It is an object of the present invention to provide a radiographic intensifying screen capable of preventing static dsicharge phenomenon occurring between the screen and a radiographic film.
It is another object of the invention to provide a radiographic intensifying screen which is improved in the antistatic properties without lowering the quality of an image provided thereby.
There is provided by the invention a radiographic intensifying screen comprising a support, a phosphor layer which comprises a binder and a phosphor dispersed therein and a protective film, superposed in order, in which a metal film is provided on one or both surfaces of said protective film.
According to the present invention, a metal thin film is provided on the phosphor layer side-surface of the protective film (surface facing the phosphor layer) and/or the opposite side surface, whereby the surface of the screen (protective film side-surface of the screen) can be prevented from being electrostatically charged.
In more detail, since the metal film is provided on one or both surfaces of the protective film, the static charge generating by the contact between the screen and the film is not deposited on the surface of the screen, and the electrification of the screen surface can be constantly kept at a low level. Hence, the occurrence of discharge phenomenon between the screen and the film can be effectively reduced, and accordingly static marks can be effectively prevented from occurring on the developed film to give an image of high quality.
The metal film provided on the protective film has a chromatic color (so-called "metallic color"), and the metal film shows absorption characteristics for a light having the emission wavelength region of the phosphor contained in the radiographic intensifying screen. Accordingly, the screen of the invention can provide an image of almost the same quality (e.g., sharpness and graininess) and show almost the same level of radiographic speed as those of a conventional colored intensifying screen which provides an image of high quality and shows a high radiographic speed. Further, the screen of the invention can provide an image of much more improved sharpness and graininess by appropriately varying the thickness of the metal film to control the apparent color degree of the protective film.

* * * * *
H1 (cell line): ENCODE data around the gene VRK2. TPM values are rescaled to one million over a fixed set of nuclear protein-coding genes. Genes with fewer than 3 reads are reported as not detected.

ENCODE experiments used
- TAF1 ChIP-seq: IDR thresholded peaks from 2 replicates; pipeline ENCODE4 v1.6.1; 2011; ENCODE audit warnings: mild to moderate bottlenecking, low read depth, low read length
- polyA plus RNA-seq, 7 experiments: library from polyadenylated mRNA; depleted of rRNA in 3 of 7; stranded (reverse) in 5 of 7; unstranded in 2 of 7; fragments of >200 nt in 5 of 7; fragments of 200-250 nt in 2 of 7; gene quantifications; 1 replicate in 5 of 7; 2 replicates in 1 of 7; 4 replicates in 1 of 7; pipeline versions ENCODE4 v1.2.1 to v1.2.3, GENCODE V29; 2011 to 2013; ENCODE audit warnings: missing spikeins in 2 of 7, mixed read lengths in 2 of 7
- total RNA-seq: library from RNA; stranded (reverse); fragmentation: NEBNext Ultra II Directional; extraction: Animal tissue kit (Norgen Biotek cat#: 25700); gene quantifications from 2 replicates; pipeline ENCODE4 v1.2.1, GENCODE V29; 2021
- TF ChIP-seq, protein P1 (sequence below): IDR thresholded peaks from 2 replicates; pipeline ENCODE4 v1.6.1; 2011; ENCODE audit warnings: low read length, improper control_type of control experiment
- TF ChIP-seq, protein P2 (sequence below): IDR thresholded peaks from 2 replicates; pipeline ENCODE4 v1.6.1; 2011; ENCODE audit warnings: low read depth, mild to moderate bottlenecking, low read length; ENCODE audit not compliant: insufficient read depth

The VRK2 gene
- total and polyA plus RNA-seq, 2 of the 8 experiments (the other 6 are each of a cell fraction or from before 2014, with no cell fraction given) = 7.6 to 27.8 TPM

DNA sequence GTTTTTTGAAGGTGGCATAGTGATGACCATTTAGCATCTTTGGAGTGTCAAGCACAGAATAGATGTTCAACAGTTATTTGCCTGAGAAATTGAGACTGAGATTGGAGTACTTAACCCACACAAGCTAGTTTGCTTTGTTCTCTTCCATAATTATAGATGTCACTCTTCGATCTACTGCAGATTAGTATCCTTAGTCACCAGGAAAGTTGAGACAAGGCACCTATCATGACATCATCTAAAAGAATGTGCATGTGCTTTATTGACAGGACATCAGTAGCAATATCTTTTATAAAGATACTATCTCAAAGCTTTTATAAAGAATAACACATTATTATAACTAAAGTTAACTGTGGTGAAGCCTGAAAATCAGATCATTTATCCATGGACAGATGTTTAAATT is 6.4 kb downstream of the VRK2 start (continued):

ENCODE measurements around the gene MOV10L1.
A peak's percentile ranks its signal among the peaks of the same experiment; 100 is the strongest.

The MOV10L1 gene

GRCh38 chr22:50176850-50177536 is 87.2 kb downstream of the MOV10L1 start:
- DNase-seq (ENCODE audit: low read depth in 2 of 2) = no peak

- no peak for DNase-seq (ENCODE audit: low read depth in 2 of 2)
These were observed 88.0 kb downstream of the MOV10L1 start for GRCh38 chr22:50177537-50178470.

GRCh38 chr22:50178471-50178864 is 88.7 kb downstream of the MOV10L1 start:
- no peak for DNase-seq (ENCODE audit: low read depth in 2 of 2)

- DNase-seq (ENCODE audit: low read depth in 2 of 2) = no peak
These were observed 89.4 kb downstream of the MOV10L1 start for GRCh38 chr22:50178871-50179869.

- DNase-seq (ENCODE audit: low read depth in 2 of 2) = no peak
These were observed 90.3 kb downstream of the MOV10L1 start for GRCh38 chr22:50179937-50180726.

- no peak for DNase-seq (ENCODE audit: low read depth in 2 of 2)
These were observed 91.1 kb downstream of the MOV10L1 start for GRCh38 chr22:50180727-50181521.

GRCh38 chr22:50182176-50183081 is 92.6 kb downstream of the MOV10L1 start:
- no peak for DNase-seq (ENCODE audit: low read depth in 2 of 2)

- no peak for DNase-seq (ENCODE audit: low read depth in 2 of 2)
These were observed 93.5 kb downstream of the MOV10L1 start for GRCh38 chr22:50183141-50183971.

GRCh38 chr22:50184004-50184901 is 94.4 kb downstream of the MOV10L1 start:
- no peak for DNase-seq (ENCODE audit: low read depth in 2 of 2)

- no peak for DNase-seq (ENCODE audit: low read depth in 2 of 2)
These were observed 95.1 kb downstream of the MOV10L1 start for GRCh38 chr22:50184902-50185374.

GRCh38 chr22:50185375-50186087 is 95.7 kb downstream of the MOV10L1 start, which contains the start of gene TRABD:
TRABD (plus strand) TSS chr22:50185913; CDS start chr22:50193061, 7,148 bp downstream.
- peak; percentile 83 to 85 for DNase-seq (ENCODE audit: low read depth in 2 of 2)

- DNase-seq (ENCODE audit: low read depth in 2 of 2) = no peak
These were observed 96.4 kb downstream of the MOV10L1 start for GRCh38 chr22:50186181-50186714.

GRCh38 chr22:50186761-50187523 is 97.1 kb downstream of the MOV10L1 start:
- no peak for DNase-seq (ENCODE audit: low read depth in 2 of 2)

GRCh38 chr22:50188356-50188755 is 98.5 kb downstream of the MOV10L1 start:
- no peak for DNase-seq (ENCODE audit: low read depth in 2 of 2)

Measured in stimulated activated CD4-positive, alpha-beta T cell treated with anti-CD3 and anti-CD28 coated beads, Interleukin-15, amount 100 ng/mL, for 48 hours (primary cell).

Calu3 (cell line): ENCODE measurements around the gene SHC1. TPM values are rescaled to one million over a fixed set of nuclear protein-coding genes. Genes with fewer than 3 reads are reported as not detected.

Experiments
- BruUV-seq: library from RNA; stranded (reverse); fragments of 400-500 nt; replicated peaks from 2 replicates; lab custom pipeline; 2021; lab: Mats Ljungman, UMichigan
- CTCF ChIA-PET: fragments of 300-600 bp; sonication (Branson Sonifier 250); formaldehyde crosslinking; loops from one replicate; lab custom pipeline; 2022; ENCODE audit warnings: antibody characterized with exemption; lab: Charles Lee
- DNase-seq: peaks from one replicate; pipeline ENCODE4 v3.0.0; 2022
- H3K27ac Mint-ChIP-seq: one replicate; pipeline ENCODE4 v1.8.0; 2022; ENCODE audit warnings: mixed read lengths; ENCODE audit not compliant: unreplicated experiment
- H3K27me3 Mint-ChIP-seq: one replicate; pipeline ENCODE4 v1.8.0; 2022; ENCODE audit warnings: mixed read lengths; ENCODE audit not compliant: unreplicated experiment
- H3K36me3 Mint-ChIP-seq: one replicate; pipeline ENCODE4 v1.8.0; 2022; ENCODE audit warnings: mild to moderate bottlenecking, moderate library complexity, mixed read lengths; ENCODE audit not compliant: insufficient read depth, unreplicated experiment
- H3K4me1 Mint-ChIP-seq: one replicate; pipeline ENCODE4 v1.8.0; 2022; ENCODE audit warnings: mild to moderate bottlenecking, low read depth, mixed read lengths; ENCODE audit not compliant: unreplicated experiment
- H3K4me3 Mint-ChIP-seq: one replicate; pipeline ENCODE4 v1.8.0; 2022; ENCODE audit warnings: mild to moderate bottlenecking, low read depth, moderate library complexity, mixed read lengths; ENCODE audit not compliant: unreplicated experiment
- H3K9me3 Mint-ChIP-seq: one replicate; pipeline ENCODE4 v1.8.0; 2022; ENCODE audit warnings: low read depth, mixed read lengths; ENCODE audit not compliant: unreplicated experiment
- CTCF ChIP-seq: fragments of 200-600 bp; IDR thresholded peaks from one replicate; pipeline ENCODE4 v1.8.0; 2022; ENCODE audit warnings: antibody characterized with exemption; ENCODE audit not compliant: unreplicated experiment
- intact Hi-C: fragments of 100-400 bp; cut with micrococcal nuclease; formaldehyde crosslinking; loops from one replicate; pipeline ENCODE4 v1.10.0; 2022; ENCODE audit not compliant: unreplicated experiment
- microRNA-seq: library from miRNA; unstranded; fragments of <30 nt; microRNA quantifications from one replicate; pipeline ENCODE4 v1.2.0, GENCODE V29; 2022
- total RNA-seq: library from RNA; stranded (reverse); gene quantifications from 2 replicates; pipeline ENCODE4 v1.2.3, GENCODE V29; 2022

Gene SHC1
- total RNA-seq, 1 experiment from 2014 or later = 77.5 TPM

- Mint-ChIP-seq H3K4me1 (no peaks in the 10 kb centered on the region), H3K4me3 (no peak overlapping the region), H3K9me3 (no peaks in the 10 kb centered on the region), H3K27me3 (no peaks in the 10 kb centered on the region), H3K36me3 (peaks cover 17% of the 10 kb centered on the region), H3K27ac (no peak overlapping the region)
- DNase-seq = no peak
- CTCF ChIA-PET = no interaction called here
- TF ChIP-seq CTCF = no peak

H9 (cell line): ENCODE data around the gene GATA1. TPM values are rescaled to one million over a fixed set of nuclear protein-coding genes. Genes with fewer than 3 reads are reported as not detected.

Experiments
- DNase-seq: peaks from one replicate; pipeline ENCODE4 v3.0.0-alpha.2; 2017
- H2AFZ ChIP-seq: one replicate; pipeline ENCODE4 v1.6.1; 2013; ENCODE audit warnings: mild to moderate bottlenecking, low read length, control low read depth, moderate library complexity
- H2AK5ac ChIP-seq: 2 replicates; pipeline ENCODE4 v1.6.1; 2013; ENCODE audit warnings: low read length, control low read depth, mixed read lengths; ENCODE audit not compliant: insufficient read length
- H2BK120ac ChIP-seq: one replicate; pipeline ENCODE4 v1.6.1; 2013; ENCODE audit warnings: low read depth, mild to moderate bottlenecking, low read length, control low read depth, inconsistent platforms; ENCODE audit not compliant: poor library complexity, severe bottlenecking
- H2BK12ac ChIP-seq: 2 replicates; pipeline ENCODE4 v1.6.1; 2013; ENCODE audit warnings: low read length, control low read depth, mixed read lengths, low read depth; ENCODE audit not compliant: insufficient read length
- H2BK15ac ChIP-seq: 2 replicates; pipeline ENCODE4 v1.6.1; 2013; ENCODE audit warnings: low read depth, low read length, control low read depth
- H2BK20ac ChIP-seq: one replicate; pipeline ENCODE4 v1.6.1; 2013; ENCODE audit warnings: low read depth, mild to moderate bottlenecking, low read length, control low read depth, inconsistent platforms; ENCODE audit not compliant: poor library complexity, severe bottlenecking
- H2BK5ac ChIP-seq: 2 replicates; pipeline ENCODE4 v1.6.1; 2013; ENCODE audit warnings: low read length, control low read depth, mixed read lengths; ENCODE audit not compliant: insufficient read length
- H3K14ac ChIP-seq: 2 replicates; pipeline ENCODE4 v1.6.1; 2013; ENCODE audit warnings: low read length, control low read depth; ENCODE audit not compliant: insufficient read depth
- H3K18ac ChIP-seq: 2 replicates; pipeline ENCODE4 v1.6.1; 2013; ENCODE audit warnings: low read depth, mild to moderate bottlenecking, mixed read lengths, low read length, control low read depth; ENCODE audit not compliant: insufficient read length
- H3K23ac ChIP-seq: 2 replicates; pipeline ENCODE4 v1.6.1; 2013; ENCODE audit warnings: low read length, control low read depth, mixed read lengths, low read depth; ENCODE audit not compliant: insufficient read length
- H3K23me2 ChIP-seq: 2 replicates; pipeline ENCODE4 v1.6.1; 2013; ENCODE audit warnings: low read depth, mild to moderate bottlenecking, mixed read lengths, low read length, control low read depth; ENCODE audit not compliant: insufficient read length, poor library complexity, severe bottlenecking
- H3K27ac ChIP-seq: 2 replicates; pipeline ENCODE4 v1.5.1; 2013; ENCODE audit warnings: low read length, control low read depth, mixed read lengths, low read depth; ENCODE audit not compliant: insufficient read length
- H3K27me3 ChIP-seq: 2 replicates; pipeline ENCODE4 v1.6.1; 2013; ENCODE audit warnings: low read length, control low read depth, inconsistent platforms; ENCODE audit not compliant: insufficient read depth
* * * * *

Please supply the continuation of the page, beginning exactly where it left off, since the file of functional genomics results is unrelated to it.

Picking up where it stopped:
Each of FIG. 1 and FIG. 2 is a sectional view illustrating an example of a radiographic intensifying screen according to the present invention.
Representative embodiments of the radiographic intensifying screen according to the invention are described hereinafter referring to FIG. 1 and FIG. 2.
FIGS. 1 and 2 are sectional views showing a radiographic intensifying screen comprising a metal film provided on one surface of a protective film and a radiographic intensifying screen comprising metal films provided on both surfaces of a protective film, repsectively.
In FIG. 1, the screen comprises a support 1, a phosphor layer 2 and a protective film 3, and a metal layer 4 is provided on the phosphor layer side-surface of the protective film. The phosphor layer 2 is combined with the protective film 3 via an adhesive layer 5.
In FIG. 2, the screen comprises a support 1, a phosphor layer 2 and a protective film 3, and metal layers 4, 4' are provided on both surfaces of the protective film. The phosphor layer 2 is combined with the protective film 3 via an adhesive layer 5.
The radiographic intensifying screen of the invention is by no means restricted to above-mentioned embodiments, and any other embodiment can be also applied to the invention, as far as the metal film is provided on at least one surface of the protective film. For example, the metal film may be provided on the support side-surface (surface not facing the phosphor layer) of the protective film. Otherwise, a variety of additional layers such as a light-reflecting layer and a light-absorbing layer may be provided between the support and the phosphor layer.
The radiographic intensifying screen of the invention can be prepared, for example, by the following process.
The support material employed in the present invention can be selected from those employed in the conventional radiograpic intensifying screens. Examples of the support materials include plastic films such as films of cellulose acetate, polyester, polyethylene terephthalate, polyamide, polyimide, triacetate and polycarbonate; metal sheets such as aluminum foil and aluminum alloy foil; ordinary papers; baryta paper; resin-coated papers; pigment papers containing titanium dioxide or the like; and papers sized with polyvinyl alcohol or the like. A plastic film is preferably used as the support material from the viewpoints of various properties required for radiographic intensifying screens. The plastic film may contain a light-absorbing material such as carbon black, or may contain a light-reflecting material such as titanium dioxide. The former is appropriate for preparing a high-sharpness type radiographic intensifying screen, while the latter is appropriate for preparing a high-speed type radiographic intensifying screen.
In the conventional screens, one or more additional layers may be provided on the surface of the support to enhance the bonding strength between the support and a phosphor layer to be coated thereon, or to improve the radiographic speed of the screen or the quality of an image provided thereby. For example, a subbing layer or an adhesive layer is provided by coating a polymer material such as gelatin over the phosphor layer side-surface of the support. Otherwise, a light-reflecting layer or a light-absorbing layer may be provided by forming a polymer material layer containing a light-reflecting material such as titanium dioxide or a light-absorbing material such as carbon black. Such additional layers can be also provided on the support of the screen of the present invention.